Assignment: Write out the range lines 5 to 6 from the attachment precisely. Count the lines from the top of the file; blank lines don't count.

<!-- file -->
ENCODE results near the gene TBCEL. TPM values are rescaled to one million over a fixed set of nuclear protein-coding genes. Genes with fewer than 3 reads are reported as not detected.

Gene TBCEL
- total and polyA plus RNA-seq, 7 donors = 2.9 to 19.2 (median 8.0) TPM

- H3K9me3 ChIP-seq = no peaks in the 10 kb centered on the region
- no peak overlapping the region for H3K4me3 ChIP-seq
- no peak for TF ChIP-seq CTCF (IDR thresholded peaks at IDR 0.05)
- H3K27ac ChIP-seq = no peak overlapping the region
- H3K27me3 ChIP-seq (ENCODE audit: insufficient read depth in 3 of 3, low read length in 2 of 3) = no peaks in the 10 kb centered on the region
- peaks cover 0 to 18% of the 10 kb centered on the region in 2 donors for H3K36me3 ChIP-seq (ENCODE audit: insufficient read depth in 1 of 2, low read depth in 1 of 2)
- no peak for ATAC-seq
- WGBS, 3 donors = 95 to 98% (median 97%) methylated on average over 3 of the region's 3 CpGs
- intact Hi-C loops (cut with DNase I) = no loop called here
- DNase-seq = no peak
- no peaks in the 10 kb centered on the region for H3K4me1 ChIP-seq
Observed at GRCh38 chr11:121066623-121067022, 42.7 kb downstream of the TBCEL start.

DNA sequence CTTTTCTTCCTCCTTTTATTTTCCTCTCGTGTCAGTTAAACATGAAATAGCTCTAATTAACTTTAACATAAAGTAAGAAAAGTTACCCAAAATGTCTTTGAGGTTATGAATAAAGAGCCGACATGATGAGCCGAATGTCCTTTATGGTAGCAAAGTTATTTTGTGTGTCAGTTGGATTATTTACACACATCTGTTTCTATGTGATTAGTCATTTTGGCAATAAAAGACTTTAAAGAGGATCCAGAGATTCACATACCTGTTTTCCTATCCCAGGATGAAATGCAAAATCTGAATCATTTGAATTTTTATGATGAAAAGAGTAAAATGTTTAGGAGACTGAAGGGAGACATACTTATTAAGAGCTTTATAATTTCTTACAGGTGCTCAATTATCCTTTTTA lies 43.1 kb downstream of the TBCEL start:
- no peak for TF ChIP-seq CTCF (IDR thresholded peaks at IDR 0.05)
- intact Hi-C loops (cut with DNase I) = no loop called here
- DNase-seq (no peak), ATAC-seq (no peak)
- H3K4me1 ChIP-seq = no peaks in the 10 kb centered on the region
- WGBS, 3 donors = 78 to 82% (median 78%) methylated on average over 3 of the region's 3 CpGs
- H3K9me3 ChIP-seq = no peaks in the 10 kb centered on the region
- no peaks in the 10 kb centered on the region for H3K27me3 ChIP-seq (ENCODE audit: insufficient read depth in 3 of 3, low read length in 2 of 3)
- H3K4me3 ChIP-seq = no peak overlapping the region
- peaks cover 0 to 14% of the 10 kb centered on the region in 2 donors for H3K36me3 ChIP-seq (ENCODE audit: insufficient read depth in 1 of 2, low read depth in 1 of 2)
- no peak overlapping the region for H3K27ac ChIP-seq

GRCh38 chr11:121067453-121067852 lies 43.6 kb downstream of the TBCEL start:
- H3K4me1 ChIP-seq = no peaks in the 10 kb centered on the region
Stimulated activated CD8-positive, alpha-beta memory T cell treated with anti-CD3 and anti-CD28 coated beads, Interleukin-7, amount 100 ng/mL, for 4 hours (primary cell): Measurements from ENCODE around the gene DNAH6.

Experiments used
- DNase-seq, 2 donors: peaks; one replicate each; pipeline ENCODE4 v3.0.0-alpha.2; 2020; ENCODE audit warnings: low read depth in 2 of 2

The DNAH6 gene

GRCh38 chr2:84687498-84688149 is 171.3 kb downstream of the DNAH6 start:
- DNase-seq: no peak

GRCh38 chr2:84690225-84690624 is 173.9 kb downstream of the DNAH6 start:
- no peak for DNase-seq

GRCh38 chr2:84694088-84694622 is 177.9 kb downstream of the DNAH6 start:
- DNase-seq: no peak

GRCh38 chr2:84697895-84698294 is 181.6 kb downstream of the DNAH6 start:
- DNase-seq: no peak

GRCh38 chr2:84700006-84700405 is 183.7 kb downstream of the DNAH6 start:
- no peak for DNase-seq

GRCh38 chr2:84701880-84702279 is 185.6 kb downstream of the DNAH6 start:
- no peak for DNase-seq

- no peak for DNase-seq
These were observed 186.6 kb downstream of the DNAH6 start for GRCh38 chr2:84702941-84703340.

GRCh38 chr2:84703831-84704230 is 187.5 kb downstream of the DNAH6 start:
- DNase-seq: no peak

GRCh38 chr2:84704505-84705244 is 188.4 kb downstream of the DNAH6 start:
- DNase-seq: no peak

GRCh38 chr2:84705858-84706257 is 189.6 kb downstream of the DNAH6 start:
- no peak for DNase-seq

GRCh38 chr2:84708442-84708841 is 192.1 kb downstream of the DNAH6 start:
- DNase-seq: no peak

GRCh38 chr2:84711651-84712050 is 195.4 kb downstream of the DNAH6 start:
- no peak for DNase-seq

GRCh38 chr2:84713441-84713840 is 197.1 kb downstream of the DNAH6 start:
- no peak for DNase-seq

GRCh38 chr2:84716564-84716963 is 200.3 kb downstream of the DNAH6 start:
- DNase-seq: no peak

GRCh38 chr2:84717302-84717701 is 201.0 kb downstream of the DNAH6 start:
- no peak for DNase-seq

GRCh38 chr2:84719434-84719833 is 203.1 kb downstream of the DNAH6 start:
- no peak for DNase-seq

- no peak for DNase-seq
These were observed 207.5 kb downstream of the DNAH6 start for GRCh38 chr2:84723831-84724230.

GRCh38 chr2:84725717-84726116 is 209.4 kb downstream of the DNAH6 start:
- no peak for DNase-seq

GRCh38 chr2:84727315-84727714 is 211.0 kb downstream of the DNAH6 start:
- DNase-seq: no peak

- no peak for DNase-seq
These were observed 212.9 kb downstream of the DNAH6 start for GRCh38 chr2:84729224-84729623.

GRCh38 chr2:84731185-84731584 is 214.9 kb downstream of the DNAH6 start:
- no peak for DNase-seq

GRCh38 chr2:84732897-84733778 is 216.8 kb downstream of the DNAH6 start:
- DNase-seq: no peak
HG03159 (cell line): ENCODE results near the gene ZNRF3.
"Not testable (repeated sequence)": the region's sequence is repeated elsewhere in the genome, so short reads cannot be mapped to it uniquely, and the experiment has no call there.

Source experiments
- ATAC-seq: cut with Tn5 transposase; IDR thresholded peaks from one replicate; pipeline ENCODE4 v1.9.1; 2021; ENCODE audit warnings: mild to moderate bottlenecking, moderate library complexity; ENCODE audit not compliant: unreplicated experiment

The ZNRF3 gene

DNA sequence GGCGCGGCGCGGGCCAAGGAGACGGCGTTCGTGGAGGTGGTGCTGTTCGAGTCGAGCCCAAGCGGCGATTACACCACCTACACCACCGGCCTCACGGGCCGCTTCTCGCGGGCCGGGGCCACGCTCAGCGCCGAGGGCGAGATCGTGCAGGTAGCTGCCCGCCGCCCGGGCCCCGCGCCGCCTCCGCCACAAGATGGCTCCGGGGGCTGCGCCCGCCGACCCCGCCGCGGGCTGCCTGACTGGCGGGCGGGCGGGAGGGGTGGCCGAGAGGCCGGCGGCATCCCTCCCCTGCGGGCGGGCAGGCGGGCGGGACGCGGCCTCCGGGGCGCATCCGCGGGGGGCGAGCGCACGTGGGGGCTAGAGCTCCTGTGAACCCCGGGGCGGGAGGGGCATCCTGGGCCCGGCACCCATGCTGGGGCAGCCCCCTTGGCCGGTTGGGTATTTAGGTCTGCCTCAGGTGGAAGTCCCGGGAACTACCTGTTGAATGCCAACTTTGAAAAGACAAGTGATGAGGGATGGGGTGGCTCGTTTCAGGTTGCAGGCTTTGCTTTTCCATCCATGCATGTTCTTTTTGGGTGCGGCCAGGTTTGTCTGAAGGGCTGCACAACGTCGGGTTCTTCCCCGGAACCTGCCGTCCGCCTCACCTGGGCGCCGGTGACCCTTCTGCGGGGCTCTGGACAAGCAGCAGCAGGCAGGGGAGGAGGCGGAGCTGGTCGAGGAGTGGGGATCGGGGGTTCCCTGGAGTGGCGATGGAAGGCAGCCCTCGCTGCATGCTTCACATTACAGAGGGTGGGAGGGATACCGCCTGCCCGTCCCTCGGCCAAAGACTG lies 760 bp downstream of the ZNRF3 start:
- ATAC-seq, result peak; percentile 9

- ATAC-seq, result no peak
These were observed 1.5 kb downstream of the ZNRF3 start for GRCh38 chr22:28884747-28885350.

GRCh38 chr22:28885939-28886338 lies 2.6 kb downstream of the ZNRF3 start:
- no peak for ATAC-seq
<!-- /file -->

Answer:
- no peak overlapping the region for H3K4me3 ChIP-seq
- no peak for TF ChIP-seq CTCF (IDR thresholded peaks at IDR 0.05)